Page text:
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Seven random thoughts about Halloween:
1. In my family, we grew up pronouncing it “HAL-oween.” The hal rhymes with “pal.” Lots of my friends and family joined us in that pronunciation. But I knew a lot of others from this area who pronounce it “HALL-oween.” The hall rhymes with “ball.” So it’s not a regional thing, but a very clear difference in pronunciation from family to family. The dictionary supports both pronunciations. I have no idea why people say it differently. How do you say it?
2. I think it’s really curious how more and more churches are offering Halloween-alternative “fall festival” types of celebrations at churches. These are events in which kids can dress up and receive candy in “a safe environment.” But churches are always very careful not to suggest that this is a Halloween event, because they don’t want to attach it in any way to what they view as a possibly evil observance. Right. Having children dress up and receive candy on October 31 clearly has no connection to Halloween whatsoever. Very stealthy, Church.
3. My church is having a Halloween-alternative event in which kids dress up and receive candy. But we are publicly identifying it as a “Halloween Carnival.” So take that. (I may have had some influence on this…)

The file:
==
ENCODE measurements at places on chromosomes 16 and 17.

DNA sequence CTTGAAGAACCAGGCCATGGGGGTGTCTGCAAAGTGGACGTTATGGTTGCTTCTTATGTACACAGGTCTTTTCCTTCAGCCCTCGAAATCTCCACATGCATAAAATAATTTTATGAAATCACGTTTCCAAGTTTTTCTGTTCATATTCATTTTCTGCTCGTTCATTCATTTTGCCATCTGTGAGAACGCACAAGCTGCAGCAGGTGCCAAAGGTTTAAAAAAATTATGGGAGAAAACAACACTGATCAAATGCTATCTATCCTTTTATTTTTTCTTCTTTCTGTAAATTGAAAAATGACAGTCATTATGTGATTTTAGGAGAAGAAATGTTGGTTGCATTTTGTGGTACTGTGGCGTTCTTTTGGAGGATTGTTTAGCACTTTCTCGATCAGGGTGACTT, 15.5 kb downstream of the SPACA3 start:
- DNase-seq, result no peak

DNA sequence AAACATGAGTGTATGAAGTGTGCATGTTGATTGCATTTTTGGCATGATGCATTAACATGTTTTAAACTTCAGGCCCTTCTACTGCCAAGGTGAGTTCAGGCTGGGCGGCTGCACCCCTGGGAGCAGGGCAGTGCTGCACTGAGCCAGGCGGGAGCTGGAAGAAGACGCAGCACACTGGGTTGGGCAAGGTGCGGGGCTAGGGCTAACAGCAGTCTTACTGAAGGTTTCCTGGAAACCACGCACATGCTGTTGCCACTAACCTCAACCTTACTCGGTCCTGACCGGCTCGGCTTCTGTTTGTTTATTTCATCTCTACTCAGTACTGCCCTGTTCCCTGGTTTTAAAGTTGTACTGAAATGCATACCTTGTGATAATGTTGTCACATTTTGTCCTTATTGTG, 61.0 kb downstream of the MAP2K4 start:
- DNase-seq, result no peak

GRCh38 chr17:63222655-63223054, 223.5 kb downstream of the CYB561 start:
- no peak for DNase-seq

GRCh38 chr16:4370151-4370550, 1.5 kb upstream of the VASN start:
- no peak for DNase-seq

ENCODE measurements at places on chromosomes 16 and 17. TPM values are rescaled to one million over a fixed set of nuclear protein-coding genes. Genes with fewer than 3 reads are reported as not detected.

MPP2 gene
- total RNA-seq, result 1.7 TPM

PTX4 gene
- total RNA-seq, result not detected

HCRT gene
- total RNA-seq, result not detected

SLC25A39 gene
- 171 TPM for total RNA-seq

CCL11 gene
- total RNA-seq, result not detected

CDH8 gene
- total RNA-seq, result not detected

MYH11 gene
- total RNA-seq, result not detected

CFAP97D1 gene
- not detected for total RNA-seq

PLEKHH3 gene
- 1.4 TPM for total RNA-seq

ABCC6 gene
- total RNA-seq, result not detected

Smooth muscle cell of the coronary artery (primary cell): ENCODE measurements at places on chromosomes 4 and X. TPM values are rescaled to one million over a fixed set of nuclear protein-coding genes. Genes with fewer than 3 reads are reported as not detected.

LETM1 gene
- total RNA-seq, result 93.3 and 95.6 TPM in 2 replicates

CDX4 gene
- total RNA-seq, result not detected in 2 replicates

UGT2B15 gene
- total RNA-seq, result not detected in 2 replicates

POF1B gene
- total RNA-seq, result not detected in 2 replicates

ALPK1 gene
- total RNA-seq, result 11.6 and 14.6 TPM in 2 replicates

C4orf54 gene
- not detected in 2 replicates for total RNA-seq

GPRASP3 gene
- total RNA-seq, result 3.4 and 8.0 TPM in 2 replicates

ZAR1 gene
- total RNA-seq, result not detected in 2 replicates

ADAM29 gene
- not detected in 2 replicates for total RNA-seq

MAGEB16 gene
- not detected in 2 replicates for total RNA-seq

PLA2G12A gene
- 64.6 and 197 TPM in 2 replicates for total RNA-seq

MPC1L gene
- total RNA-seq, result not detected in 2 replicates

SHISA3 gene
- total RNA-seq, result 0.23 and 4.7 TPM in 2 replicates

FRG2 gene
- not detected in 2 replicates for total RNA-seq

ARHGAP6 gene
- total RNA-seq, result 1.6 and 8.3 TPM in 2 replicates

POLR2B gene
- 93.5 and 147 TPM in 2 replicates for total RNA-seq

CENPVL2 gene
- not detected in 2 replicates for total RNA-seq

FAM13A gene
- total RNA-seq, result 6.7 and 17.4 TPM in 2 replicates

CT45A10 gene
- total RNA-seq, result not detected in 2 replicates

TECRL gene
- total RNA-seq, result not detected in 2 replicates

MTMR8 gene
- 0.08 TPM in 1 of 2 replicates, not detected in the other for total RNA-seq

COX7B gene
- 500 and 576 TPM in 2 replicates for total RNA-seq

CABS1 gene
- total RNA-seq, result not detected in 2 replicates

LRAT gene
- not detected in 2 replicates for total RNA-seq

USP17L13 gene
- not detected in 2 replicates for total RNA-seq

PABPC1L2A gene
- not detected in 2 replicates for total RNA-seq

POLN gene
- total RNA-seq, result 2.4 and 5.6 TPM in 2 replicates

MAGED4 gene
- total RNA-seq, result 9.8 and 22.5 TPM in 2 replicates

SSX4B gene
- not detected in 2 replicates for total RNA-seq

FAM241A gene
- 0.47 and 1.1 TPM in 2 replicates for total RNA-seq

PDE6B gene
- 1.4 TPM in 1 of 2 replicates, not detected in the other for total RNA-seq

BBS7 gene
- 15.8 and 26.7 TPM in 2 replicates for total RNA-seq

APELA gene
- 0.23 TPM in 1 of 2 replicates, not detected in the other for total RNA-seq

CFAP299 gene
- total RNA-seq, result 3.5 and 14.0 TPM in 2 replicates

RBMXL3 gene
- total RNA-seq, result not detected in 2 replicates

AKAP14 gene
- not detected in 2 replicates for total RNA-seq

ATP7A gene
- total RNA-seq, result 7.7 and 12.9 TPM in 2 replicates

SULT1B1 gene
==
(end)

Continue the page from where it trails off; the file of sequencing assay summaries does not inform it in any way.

4. One time, around 6th grade or so, I dressed as a flasher for Halloween. Wore shorts, no socks, and my dad’s beige trenchcoat. I went trick-or-treating this way, and it was windy and about 40 degrees that night. I was really cold, and gained a newfound respect for flashers. If you look past the perversion, those are some tough dudes.
5. I can’t believe my parents let me dress up and walk around the neighborhood as a flasher.
6. Back to the Fall Festivals. Lots of them come with a disclaimer: No scary costumes. Having never attended one of these events, I’ve always wondered how this was enforced. Do you put a bouncer at the door to turn away the guys in Michael Myers masks? Or the kid wearing this rotting-face child zombie costume? What if the bouncer suffers from a bunch of irrational fears, like coulrophobia? Does he then turn away the kid innocently dressed as a clown? My son, Owen, is going to be a ninja for Halloween. In some cultures — namely, 15th-century feudal Japan — this would have been quite scary. Will he be turned away at the door? Would Rev. Jerry Falwell (God rest his soul) have turned away this kid?
7. As far as holidays go, Christmas borrows as much pagan symbolism as Halloween. Trees, holly, stockings, gifts, mistletoe, even the December 25 date — all these have partially pagan origins. I’m just sayin.’
You have random thoughts about Halloween, too. What are they? Let’s discuss what we love, get annoyed by, and have noticed about the holiday.